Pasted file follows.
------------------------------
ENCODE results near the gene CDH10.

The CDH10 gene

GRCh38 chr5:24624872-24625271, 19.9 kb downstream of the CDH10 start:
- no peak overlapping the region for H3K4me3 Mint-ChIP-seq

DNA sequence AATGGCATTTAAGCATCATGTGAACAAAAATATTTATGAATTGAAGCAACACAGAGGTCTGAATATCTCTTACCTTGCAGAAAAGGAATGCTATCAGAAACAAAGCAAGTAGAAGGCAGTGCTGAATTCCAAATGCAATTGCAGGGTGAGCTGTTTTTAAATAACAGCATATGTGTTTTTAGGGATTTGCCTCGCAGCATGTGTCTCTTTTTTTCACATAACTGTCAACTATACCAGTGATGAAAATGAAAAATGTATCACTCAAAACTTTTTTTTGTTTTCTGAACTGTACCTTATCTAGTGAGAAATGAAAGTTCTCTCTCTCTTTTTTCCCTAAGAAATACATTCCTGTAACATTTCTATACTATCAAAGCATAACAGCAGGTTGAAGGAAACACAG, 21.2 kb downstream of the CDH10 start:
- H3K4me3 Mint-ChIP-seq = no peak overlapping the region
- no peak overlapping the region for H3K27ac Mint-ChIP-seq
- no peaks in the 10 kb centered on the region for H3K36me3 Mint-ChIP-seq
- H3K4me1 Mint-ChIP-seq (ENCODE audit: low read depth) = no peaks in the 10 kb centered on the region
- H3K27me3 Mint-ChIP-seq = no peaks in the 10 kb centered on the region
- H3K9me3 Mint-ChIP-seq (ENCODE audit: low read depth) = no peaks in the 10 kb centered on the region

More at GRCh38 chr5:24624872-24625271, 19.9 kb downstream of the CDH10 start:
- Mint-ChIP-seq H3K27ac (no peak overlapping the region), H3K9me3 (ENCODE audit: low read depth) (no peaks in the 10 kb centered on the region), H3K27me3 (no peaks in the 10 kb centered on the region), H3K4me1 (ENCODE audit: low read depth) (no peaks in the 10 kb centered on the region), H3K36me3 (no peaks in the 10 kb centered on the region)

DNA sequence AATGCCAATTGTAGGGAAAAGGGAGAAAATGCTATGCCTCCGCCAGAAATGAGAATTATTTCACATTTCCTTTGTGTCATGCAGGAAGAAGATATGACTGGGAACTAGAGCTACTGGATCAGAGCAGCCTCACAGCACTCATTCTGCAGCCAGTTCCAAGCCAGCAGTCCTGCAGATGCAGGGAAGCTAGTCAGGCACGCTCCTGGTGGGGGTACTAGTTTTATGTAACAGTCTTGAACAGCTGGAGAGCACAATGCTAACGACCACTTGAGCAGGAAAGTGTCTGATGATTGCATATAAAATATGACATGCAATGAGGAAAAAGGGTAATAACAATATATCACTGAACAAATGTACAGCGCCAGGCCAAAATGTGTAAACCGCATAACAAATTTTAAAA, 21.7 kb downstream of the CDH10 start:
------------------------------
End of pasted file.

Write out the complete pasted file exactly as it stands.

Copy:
ENCODE results near the gene CDH10.

The CDH10 gene

GRCh38 chr5:24624872-24625271, 19.9 kb downstream of the CDH10 start:
- no peak overlapping the region for H3K4me3 Mint-ChIP-seq

DNA sequence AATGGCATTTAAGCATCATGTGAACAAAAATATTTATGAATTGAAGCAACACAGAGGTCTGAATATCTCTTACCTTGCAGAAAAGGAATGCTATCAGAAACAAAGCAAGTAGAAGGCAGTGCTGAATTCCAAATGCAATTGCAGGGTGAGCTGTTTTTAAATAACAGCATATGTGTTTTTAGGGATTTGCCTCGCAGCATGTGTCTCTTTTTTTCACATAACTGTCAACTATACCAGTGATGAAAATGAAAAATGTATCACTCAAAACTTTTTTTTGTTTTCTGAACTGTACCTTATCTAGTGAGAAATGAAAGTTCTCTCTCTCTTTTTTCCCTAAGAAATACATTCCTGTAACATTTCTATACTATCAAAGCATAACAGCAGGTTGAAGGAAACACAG, 21.2 kb downstream of the CDH10 start:
- H3K4me3 Mint-ChIP-seq = no peak overlapping the region
- no peak overlapping the region for H3K27ac Mint-ChIP-seq
- no peaks in the 10 kb centered on the region for H3K36me3 Mint-ChIP-seq
- H3K4me1 Mint-ChIP-seq (ENCODE audit: low read depth) = no peaks in the 10 kb centered on the region
- H3K27me3 Mint-ChIP-seq = no peaks in the 10 kb centered on the region
- H3K9me3 Mint-ChIP-seq (ENCODE audit: low read depth) = no peaks in the 10 kb centered on the region

More at GRCh38 chr5:24624872-24625271, 19.9 kb downstream of the CDH10 start:
- Mint-ChIP-seq H3K27ac (no peak overlapping the region), H3K9me3 (ENCODE audit: low read depth) (no peaks in the 10 kb centered on the region), H3K27me3 (no peaks in the 10 kb centered on the region), H3K4me1 (ENCODE audit: low read depth) (no peaks in the 10 kb centered on the region), H3K36me3 (no peaks in the 10 kb centered on the region)

DNA sequence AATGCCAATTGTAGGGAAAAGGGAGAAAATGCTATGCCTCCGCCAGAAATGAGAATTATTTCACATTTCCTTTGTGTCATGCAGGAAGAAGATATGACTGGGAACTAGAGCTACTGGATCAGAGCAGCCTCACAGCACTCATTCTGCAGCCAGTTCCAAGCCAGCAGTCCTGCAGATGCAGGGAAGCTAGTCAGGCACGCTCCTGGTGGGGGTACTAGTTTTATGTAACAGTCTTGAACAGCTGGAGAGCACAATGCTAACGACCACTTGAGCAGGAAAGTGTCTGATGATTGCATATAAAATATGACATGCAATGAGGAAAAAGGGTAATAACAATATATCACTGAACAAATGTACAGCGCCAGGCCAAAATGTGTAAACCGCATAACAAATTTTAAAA, 21.7 kb downstream of the CDH10 start: